Sabotage and the cost of change

One of the hidden costs of change is the cost of getting past antagonistic perceptions - and that cost means that change is often good for the organization but not worth it for you.

Once upon a time, not so long ago and in a province well north of most of my American readers, I developed a complete membership management update strategy for a provincial political party. The key to the plan was ultimately the replacement of the four part paper card issued to members with a plastic card that carried both embossed and magnetically encoded information, enabling it to be used as a combination identity and credit card at party events.

As part of this, information switching was going to come from an international bank (and member of the VISA consortium) then setting up business across western Canada and eager to build local connections - meaning that constituencies would essentially get free transactions support on everything from membership sales to dutch auctions while the party's crown jewels (its membership lists) would be secured by the bank for commercial purposes and by centralization on two Solaris servers at headquarters for non financial processing.

I thought it was all pretty cool, the demos went well, and the constituency people involved were enthused - but a couple of senior players at headquarters had bought into a relationship with a national client server development company that had them throwing out their Macs in favor of custom code development on Windows 98 and 2000.

Told by the board to print the cards for the first 1,000 member pilot, the guy they put in charge of the process signed a contract to take 100,000 cards, finalized the pre-print design, and ordered the first 1,000 cards - all without consulting us and in Portrait mode rather than Landscape; thus making the card unusable with any standard reader.

As it turned out, I had never specified that the card be printed landscape, and the guy who did the semi-final drawings had drawn it landscape, but put a "scale to fit" note somewhere - so that's exactly what they did in the nicest bit of obstructive sabotage I've ever seen.

What the story (which I've twisted a bit for use here) illustrates in the present context, I think, is that the real determinant on whether the cost of change is justified is what other people do with it once you put it into play- and that's often well outside your control.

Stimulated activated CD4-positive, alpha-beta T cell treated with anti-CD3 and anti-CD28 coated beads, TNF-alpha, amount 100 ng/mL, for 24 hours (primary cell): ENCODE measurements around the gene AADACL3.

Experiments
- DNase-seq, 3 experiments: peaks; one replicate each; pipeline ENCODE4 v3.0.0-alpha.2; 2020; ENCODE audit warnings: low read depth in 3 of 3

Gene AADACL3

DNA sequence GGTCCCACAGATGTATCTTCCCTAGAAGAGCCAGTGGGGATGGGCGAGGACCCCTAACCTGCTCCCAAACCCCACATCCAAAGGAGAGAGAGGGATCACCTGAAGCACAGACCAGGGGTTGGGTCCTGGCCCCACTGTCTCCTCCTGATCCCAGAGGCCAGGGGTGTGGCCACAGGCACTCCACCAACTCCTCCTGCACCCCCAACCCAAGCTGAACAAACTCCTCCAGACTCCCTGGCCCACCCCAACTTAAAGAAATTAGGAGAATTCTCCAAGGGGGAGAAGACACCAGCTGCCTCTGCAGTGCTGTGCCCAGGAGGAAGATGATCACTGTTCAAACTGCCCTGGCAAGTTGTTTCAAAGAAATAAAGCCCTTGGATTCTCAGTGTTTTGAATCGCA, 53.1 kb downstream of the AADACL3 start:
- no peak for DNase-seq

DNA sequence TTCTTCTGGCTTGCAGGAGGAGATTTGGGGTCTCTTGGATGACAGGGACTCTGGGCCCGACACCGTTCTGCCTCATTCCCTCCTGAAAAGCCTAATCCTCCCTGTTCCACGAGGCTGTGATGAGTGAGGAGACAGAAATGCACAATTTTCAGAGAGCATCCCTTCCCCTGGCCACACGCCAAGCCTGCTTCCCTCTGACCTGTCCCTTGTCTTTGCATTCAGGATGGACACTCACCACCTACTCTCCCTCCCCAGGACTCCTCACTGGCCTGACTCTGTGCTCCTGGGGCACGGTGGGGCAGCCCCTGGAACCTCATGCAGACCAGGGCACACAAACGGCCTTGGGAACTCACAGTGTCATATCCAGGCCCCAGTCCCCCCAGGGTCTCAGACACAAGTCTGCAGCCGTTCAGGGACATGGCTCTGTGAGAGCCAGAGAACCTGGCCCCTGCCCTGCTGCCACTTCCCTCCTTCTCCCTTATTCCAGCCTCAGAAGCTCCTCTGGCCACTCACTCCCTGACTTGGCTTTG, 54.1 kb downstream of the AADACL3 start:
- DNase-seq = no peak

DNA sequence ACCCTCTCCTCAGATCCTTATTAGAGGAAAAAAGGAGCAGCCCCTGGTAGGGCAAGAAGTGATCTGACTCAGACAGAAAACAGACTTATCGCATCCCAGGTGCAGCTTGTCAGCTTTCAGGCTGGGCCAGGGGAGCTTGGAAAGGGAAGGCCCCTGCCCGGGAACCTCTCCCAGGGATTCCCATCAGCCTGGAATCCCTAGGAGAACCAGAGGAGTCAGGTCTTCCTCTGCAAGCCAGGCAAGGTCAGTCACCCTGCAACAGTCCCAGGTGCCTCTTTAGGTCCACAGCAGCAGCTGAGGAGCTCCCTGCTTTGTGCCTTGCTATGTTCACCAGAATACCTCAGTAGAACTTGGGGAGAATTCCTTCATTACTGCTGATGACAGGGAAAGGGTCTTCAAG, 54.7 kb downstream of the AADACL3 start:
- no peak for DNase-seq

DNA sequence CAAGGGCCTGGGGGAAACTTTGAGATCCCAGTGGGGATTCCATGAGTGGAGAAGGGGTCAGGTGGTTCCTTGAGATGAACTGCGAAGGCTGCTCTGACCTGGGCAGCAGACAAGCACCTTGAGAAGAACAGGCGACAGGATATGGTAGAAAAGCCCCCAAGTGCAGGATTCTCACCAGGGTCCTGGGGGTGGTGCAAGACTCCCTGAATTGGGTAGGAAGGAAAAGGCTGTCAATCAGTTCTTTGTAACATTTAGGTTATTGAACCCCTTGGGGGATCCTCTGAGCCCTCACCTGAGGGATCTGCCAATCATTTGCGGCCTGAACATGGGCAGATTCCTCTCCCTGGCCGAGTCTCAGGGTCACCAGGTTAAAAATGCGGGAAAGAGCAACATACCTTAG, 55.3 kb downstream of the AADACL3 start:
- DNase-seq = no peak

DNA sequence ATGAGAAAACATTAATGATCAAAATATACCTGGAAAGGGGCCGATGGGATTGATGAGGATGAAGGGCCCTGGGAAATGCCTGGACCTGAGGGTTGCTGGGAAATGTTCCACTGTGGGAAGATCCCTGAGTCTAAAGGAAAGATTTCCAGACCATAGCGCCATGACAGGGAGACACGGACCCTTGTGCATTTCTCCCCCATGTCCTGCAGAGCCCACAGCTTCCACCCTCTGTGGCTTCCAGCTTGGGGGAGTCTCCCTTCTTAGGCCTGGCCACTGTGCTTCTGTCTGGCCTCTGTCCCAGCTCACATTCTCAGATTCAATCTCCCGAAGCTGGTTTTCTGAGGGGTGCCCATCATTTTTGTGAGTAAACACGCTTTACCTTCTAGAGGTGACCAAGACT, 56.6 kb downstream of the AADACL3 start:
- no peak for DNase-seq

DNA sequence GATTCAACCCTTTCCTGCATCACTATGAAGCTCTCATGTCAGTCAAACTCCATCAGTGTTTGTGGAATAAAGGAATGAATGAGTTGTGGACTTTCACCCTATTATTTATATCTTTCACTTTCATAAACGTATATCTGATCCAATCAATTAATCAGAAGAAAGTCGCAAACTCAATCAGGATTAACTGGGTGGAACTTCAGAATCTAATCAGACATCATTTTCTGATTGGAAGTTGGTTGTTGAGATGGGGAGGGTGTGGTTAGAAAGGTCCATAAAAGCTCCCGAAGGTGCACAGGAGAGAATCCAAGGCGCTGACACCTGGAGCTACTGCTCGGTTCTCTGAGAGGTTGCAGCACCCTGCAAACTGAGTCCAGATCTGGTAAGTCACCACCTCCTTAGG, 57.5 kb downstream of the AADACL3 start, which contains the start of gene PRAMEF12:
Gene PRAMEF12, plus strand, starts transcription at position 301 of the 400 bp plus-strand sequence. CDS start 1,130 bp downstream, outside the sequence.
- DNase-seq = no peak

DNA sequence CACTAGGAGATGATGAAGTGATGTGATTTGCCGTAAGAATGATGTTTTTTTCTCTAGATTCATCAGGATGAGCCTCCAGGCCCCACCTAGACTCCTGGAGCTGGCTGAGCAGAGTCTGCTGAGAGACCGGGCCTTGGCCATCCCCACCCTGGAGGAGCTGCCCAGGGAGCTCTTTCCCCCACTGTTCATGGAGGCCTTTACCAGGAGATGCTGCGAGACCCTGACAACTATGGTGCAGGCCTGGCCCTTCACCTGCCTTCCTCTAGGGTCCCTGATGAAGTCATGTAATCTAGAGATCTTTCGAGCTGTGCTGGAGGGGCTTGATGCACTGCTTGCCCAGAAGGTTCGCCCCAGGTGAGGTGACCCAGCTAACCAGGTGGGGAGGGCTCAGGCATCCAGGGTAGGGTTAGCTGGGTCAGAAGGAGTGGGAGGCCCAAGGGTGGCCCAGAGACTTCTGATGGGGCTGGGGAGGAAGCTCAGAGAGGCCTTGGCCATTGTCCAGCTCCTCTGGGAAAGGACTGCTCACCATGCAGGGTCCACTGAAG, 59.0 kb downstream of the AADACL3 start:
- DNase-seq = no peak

It's obvious, for example, that most companies could easily change from Windows to Linux on their desktops - because everyone's terminal emulator: the web browser, works about the same on both and for most purposes Microsoft Office vs. OpenOffice is a case of tweedle dum vs. tweedle dee. Since doing it would generate savings on licensing and hardware while somewhat reducing security and reliability issues, the question to ask is why lots of people aren't doing it.

I think the right reason for not doing it is that client-server is client-server no matter which OS you run on the client, and so replacing Windows with Linux just exchanges one headache for another; but the more common reason is that your users and support troops will usually work together to sabotage this type of change.

As an IT manager you may know perfectly well that some function or other works better on Linux than Windows Vista but if the same users and support people who won't make it work on Linux - and therefore make a federal case out of its not working because of your incomprehensible Linux decision- are willing to silently accept continuous mediocrity as the Windows standard, what are you going to do?

In my case I gave up and waited for them to get shelled - and three years later most party members were indeed getting personalized direct mail from the opposition parties while headquarters was contracting for yet another round of Windows applications development.

And in the cases of most IT managers I know the attitude is just the same: "Yes" they say, "doing it makes sense, I could save some money, improve security, and do a few things I can't now - but I'd have to change a lot of staff and there are bigots out there who will fight this every single day until I leave and the next guy puts Windows back - so why bother?"

Since I think they're right, this means that the real cost of change isn't a measure of what it takes to make change happen, it's a measure of what it takes to make change stick over the long term; and that means including the cost of changing IT staff, of changing user attitudes, of rooting out hidden IT staff (user department staff who've stopped doing their jobs to become the local go-to people on "computer" issues) and educating new recruits to user communities.